After a quick search for ‘brain power’ or ‘brain health’ on Google or social media, you’ll likely come across many posts with so-called ‘brain superfoods’. Common food such as avocados, various nuts, chia seeds, and maybe even sardines will litter your search results
While these are all great and should be a part of a balanced diet, I am always personally more interested in digging deeper to find less known foods and supplements that still yield powerful benefits for brain health that are also backed by science.
I stumbled upon a recent study by Davery and Agrawal that fit this description perfectly. It explained how beneficial curcumin (from turmeric root—Curcuma longa) and resveratrol (from grapes, wine, and nuts) are for brain health, function and longevity. It turns out that they are quite the molecular superheroes when it comes to fighting one of the brain’s biggest villains, reactive oxygen species.
Now, before I go into what they found, it would be useful (and necessary) to learn about reactive oxygen species (ROS), where they come from, and why they are harmful. In short, reactive oxygen species are unstable molecules that contain an oxygen.
Inside of our bodies, ROS are always being made through metabolism and breathing, but luckily our natural antioxidants mainly take care of them . However, if we have too much inflammation in the body such as that caused by eating an unhealthy diet, we may have an excess of ROS which can allow them to enter our cells.
Once past the cell’s natural defenses, they wreak havoc on the inside. The ROS then cause “oxidative stress” which can damage our DNA, fats, proteins, and can contribute to brain diseases such as Alzheimer’s, Parkinson’s, and multiple forms of cancer. While ROS do serve a few purposes inside the body, it is important that they are kept in check through diet and, as this study points out, supplements.
Curcumin and resveratrol are two old dogs when it comes to the supplement world. People and cultures have been consuming them for ages, although they mainly have just been a part of their diet. Recently, however, I have started to see them pop up more and more on the shelves of nutrition shops and health stores.
Despite this, most users don’t typically think of brain health when consuming the capsules. Though the anti-aging and anti-inflammation properties of the two are backed by science, new research shows that curcumin and resveratrol should also be considered brain supplements as well. Here’s why.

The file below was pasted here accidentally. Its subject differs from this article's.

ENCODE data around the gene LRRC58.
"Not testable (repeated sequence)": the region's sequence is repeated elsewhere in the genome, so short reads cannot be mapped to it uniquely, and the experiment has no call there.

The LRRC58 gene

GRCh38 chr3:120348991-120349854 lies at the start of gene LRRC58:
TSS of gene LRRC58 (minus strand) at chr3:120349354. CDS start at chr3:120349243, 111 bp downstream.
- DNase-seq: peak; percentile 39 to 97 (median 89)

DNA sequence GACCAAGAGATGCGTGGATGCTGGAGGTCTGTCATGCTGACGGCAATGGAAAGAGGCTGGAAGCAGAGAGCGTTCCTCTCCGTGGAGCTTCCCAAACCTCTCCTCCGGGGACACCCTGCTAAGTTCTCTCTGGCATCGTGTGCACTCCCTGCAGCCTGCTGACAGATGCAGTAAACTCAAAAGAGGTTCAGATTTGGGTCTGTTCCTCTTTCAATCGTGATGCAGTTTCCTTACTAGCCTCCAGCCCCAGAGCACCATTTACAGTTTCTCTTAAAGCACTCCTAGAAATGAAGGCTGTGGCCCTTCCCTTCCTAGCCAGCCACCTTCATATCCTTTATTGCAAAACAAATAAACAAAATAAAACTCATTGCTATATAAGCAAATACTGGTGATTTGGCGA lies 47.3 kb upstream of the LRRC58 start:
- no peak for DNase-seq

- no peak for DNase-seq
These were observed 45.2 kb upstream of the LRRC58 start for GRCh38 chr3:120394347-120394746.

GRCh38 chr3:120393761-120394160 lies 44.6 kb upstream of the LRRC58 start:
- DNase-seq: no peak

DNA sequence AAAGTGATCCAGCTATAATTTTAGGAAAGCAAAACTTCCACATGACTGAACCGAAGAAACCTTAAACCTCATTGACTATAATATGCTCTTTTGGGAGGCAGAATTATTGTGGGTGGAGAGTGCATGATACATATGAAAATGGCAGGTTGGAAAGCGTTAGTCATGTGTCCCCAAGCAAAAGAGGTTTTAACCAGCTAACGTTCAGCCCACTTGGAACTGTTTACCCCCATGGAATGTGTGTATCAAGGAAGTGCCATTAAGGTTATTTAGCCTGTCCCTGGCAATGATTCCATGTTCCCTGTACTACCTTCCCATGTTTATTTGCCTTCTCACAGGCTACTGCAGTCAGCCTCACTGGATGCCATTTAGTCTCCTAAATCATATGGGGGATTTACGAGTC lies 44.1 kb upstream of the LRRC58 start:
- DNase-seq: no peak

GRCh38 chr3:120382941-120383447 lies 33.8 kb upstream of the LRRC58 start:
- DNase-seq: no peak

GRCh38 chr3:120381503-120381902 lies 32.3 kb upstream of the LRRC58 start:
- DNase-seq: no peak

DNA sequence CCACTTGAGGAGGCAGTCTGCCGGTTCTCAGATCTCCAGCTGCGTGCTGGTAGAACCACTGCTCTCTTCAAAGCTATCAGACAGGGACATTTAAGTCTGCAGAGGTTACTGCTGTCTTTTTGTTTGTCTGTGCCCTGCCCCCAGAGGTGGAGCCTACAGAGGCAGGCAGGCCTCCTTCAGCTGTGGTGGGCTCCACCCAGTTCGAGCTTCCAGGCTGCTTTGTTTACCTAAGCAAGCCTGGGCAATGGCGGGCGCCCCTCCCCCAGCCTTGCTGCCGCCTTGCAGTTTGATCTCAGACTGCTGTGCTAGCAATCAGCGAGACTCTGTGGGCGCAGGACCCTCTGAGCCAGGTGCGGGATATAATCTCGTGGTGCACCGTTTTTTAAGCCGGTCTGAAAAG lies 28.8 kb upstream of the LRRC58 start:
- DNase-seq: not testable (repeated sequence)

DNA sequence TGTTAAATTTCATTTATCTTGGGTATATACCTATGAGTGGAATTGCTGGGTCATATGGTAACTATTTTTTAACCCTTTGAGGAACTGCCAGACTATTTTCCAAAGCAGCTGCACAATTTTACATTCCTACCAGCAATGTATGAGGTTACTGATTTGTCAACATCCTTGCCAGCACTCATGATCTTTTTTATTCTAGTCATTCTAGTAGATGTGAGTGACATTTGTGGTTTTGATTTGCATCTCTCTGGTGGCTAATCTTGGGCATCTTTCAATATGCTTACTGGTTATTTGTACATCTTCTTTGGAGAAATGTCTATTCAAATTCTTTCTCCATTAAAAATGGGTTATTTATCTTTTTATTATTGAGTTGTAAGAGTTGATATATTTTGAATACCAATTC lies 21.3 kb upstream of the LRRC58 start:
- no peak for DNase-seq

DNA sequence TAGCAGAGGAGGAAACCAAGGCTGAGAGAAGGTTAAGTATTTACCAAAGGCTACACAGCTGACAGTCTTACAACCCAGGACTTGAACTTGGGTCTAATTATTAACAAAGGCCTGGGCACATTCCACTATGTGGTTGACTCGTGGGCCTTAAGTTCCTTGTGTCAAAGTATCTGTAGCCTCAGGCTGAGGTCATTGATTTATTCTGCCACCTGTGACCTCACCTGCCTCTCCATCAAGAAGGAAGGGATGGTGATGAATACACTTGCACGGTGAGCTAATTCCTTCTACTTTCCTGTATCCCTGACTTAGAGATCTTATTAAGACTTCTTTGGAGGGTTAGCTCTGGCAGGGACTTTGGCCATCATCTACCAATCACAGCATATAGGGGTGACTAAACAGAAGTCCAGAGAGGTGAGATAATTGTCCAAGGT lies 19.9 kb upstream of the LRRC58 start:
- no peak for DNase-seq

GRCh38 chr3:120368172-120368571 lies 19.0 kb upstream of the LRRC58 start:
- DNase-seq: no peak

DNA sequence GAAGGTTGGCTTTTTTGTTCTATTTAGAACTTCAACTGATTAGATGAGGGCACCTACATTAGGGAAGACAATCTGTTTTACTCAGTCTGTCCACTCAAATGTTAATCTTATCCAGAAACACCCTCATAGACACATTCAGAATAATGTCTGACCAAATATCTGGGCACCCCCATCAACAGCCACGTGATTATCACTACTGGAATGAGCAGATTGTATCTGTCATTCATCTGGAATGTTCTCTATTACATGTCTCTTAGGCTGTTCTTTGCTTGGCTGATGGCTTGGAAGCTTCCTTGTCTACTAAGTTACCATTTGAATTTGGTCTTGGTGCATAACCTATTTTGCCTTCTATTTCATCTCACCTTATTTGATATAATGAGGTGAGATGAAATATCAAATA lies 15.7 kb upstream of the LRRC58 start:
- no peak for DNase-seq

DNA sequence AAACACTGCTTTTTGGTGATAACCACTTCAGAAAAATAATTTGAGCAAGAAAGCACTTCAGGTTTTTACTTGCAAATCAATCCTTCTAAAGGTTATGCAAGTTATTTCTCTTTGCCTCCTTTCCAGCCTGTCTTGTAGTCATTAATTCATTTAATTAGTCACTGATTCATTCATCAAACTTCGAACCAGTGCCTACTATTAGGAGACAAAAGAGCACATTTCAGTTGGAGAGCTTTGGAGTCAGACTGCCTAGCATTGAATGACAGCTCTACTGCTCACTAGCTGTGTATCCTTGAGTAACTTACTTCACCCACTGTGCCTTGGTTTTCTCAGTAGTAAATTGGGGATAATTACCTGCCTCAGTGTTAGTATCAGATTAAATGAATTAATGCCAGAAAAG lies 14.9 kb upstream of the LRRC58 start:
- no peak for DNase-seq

The researchers I mentioned above wanted to determine specifically how curcumin and resveratrol protected brain cells from ROS, the nasty enemy of health and the brain. What they did was fairly straightforward: expose brain cells to ROS and see if they could be rescued by the two supplements.
More specifically, the cells used by the researchers were called astrocytes, the most abundant cells in the central nervous system. They play an important role in how well the body and mind function while simultaneously holding some control of inflammation in the brain. While all cells are important, they chose arguably the MOST important to do their experiments on.
When placed under oxidative stress from excess ROS, astrocytes can die which is detrimental to brain health, but alternatively, removing oxidative stress can make them live longer and improve longevity. This is because astrocytes don’t have the same antioxidants that are seen in many other cells.
Now, on to their results! They found that both resveratrol and curcumin made the astrocytes live significantly longer than the control without them. Interestingly, curcumin was more effective short-term (4 hours after administration) and resveratrol was more effective after a longer time-period (24 hours after administration).
In addition to this, curcumin was able to reduce inflammation in the brain cells caused by oxidative damage, while resveratrol was not. Curcumin has also been shown to repair some of the damage done by inflammation and oxidative stress as well. These results are important because it shows that these two supplements can somewhat make up for the brain cell’s lack of defense against ROS by protecting them.
“Curcumin and Resveratrol both protected astrocytes from oxidative stress thus potentially using them for treating various neurodegenerative diseases.”
Based on the results, the researchers concluded that it might be a good idea to supplement with both curcumin and resveratrol. While I agree with this, if you have a limited budget, go with just turmeric extract as it is cheaper, and research suggests it is more broadly applicable to other parts of the body.
As a side note, if you want these same benefits, you will likely need to invest in a supplement (like the ones listed below) instead of just incorporating turmeric into your diet as the root powder won’t have the specific compounds in a high enough concentration to be helpful. So, give one a try to keep your brain happy and healthy!
Premium Extract: https://amzn.to/2Kmx0P6
Budget Extract: https://amzn.to/2KqGGYW
Liquid Extract: https://amzn.to/2KbZGOK
 Devasagayam, TPA; Tilak JC; Boloor KK; Sane Ketaki S; Ghaskadbi Saroj S; Lele RD (October 2004). “Free Radicals and Antioxidants in Human Health: Current Status and Future Prospects”. Journal of Association of Physicians of India (JAPI) 52: 796.